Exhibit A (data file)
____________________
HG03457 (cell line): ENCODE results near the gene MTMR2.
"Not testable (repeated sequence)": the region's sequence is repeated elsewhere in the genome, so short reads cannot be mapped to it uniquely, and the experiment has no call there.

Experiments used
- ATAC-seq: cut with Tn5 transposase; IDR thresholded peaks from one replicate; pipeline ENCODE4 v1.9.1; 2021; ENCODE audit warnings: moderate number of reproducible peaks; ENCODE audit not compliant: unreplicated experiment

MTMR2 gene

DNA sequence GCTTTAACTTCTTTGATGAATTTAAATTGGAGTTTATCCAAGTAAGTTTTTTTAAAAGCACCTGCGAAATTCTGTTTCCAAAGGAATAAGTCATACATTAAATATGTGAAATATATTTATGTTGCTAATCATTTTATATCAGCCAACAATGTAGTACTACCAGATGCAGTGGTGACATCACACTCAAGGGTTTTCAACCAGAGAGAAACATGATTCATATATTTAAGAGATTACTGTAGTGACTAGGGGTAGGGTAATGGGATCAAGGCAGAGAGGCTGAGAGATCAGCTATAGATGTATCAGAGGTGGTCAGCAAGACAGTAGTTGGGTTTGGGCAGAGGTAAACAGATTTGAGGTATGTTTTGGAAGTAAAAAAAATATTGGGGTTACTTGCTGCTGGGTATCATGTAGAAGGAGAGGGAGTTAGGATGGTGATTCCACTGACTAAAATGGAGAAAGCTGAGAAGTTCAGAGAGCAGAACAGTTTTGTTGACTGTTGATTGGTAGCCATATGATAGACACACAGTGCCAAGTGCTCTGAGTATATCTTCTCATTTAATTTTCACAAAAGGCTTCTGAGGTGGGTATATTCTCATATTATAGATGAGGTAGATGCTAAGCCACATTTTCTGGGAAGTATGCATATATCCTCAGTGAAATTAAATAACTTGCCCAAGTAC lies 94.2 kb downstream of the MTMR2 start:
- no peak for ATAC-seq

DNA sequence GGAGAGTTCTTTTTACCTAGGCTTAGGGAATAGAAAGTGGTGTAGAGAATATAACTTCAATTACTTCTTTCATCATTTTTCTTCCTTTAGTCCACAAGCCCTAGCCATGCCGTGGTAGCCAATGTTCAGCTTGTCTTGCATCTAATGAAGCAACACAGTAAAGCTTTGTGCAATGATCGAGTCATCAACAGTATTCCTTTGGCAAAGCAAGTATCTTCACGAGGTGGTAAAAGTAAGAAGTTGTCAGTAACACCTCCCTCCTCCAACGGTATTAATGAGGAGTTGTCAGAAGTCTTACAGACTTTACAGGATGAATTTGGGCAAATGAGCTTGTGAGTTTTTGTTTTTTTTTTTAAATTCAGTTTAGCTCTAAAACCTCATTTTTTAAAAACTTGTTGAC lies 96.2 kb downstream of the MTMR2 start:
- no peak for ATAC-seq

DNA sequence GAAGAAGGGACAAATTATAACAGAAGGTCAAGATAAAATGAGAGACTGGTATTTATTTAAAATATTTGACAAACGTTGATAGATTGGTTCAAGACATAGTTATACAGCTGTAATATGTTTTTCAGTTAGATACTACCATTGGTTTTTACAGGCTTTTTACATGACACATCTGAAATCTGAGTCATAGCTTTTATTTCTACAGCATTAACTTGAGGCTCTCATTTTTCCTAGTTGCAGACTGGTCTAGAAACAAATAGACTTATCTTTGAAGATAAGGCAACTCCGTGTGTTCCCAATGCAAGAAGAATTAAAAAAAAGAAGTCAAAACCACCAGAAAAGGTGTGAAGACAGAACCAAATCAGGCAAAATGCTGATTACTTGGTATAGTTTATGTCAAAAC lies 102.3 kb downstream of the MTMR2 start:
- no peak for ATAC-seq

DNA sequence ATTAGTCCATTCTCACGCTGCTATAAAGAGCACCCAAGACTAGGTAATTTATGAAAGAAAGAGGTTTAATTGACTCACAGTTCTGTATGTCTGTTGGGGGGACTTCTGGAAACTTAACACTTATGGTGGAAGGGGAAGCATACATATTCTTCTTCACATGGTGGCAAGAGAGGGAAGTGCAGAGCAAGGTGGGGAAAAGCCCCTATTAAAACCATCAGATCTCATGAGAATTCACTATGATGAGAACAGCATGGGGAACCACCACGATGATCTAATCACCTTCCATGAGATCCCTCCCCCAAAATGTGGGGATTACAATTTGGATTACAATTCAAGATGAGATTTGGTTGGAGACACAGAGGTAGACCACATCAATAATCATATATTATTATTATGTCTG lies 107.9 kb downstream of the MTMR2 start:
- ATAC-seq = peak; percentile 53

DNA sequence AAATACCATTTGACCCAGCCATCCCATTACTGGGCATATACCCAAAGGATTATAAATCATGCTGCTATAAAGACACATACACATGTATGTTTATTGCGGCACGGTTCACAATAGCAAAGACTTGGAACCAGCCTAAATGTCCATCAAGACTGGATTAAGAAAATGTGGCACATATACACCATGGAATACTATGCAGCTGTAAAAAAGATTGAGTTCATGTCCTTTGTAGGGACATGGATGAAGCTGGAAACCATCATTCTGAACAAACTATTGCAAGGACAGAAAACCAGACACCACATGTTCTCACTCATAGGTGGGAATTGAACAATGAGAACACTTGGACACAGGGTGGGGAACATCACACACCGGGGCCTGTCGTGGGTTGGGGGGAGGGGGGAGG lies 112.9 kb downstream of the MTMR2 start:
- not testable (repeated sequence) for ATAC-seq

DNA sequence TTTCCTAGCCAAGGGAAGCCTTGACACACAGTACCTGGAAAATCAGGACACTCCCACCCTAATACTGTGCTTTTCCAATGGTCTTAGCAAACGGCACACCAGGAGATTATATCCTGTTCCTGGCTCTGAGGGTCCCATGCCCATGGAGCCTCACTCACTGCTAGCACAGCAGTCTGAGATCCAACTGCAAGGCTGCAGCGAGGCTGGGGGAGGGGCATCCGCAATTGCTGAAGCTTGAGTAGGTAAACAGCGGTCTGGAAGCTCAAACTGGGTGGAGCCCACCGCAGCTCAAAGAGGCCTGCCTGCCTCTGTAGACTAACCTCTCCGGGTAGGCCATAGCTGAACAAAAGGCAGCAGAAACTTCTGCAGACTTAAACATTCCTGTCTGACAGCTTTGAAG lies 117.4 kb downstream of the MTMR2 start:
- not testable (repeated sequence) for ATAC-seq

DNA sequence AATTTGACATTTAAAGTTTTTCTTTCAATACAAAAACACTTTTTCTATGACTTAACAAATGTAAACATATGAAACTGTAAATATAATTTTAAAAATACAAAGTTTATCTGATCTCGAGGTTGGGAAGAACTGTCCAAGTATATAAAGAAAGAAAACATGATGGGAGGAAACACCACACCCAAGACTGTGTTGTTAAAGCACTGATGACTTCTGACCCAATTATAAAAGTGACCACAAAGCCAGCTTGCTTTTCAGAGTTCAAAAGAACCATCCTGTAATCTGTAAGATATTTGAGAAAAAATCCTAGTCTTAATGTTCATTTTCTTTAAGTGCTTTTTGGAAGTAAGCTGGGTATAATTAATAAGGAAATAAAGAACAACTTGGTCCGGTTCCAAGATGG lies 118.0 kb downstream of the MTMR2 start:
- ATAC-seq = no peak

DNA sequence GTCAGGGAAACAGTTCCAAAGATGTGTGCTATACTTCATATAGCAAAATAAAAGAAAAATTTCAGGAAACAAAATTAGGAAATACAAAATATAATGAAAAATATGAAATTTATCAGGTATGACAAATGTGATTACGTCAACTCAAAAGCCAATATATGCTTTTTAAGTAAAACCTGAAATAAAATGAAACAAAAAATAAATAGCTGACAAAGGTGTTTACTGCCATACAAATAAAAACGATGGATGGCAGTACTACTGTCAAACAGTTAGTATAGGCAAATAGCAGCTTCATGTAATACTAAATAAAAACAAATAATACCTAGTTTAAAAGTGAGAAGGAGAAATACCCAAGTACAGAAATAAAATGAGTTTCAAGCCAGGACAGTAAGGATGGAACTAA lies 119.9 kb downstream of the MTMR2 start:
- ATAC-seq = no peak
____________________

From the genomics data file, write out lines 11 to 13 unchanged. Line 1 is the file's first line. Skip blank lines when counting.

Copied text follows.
- no peak for ATAC-seq

DNA sequence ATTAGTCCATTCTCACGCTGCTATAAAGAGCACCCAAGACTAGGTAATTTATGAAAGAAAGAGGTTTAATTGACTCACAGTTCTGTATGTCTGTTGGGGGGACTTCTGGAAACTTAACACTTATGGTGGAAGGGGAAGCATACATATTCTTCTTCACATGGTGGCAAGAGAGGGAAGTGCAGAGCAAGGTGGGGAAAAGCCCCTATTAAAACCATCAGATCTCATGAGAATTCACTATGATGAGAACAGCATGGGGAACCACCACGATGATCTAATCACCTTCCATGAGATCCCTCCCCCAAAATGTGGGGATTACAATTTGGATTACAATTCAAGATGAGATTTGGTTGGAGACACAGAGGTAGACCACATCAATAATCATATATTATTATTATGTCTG lies 107.9 kb downstream of the MTMR2 start:
- ATAC-seq = peak; percentile 53